Vol.17, November 2019
A gene-therapy approach for treating spinal cord injury
Delivery of messenger-RNA to the spinal cord through direct injection enhances motor function recovery after spinal cord injury in mice
Damage to a human’s spinal cord — the nervous tissue in the vertebral column — can lead to different levels of paralysis. Spinal cord injury (SCI), usually caused by traffic accidents, sports injuries, falls, or violence, can have a major physical and financial impact on a patient’s live, with lifetime healthcare often required. Keiji Itaka from Tokyo Medical and Dental university and the Kawasaki Institute of Industrial Promotion and colleagues have now investigated an approach for the treatment SCI based on gene therapy, showing promising results in mice.
Recovery from SCI is especially difficult because after the initial loss of nerve cells (neurons), secondary injury effects occur, including inflammation, loss of myelin (the protective layer around nerves) and the formation of an internal scar preventing new neurons to be properly organized. The strategy followed by Itaka and colleagues for treating SCI is to prevent these secondary injuries, so that neural tissues can be kept alive. Specifically, the researchers’ approach is based on the delivery of a therapeutic protein to the spinal cord for neuroprotection and stimulation of neuron activity.
The protein that Itaka and colleagues used is brain-derived neurotropic factor (BNDF), which is known to promote the survival of neurons. Delivery of BNDF to the spinal cord tissue is, however, not straightforward: because the proteins cannot cross the blood–brain barrier, direct injection into the spinal cord instead of intravenous injection is required. In addition, the short half-life and weak tissue penetration of BNDF make it difficult to achieve sufficient therapeutic effects by a single administration of BDNF.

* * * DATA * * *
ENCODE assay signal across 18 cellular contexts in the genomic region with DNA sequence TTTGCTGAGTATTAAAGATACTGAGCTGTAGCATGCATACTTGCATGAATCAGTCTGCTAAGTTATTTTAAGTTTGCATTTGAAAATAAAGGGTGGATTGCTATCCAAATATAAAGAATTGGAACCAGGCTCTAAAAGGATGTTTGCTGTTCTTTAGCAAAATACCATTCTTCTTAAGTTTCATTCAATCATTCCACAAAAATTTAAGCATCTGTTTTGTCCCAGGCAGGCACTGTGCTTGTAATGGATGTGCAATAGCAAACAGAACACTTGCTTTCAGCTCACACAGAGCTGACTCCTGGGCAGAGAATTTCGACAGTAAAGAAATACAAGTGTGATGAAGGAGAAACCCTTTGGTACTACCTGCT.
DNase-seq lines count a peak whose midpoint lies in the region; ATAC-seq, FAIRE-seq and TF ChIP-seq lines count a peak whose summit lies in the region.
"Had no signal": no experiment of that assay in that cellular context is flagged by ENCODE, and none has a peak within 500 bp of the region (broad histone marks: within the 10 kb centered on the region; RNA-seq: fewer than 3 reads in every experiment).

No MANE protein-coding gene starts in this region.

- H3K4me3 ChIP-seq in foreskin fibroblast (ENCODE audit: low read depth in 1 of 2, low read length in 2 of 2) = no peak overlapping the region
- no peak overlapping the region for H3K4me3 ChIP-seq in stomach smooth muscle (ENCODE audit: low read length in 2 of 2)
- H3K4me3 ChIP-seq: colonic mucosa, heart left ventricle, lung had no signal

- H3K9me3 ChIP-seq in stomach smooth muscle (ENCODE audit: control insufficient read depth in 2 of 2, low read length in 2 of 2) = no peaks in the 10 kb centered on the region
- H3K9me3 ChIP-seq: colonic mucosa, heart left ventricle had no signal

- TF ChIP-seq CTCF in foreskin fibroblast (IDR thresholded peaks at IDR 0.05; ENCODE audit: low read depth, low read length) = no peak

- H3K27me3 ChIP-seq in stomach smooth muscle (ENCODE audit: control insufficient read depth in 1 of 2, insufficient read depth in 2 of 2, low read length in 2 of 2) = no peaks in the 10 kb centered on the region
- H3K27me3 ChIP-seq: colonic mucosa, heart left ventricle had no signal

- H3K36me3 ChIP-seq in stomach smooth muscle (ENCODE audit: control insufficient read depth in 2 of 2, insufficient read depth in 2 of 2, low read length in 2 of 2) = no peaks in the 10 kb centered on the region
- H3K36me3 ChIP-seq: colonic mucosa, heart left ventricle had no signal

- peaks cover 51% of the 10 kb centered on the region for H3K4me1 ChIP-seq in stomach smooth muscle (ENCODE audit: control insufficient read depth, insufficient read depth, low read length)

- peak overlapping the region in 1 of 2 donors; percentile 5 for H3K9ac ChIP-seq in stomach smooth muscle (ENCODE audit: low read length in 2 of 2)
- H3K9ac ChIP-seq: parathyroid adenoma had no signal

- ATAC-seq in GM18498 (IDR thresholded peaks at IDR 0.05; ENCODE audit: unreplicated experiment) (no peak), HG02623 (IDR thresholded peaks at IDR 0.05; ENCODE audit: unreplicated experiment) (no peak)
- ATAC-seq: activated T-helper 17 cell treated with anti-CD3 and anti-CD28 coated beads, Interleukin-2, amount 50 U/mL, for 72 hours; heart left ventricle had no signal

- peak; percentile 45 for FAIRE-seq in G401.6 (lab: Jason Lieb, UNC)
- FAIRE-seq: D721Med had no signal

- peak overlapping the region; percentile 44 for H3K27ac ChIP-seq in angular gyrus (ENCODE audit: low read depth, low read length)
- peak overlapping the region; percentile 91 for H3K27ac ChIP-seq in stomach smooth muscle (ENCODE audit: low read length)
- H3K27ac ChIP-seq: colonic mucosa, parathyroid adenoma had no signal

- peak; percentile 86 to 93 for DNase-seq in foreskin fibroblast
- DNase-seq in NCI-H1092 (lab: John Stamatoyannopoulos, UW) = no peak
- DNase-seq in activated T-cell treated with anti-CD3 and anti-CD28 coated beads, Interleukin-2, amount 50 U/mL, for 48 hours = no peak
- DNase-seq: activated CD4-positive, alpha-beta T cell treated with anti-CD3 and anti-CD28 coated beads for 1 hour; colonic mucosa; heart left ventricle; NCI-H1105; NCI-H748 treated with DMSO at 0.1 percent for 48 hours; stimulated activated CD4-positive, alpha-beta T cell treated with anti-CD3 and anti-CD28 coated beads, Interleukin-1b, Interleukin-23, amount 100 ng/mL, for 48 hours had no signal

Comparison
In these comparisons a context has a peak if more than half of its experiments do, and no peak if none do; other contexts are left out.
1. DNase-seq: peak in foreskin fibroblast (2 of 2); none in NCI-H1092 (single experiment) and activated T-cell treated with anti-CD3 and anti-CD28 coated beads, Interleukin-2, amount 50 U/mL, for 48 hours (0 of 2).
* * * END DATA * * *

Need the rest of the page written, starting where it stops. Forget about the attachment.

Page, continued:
The researchers therefore tried gene therapy for BDNF delivery. Rather than directly injecting BDNF to the spinal cord, delivering the DNA that can produce BDNF is more efficient as it needs to be done only once. Even more efficient is using messenger-RNA (mRNA) instead of DNA; the former has the advantage that it does not need to enter a cell’s nucleus to produce protein,leading to prompt protein production in the cytoplasm.
Itaka and colleagues injected BDNF mRNA into the spinal cord of mice that were given SCI by bruising. They monitored the mice’s motor function for a period of 6 weeks after the injury, and observed significant improvement when compared with untreated mice. By the administration of BDNF mRNA, highly-preserved myelinated structures were observed in the injured tissue of spinal cord, representing the neuroprotective effect of BDNF.
The scientists point out that their study is the first to use mRNA therapeutics to the spinal cord, and that for future work, modifications to improve results could include the optimization of the injection protocol and the screening of mRNA encoding different proteins or their combinations. They conclude that “the proof of concept demonstrated … is promising for further research using mRNA to treat SCI.”
Crowley, Samuel T. et al. Enhancement of Motor Function Recovery after Spinal Cord Injury in Mice by Delivery of Brain-Derived Neurotrophic Factor mRNA.
Molecular Therapy: Nucleic Acids 17, 465-476 (2019)
[Fig. 1C from the paper]
Figure 1. Delivery of mRNA to the spinal cord in a mouse. Bioluminescent imaging shows the activity of the injected mRNA over time.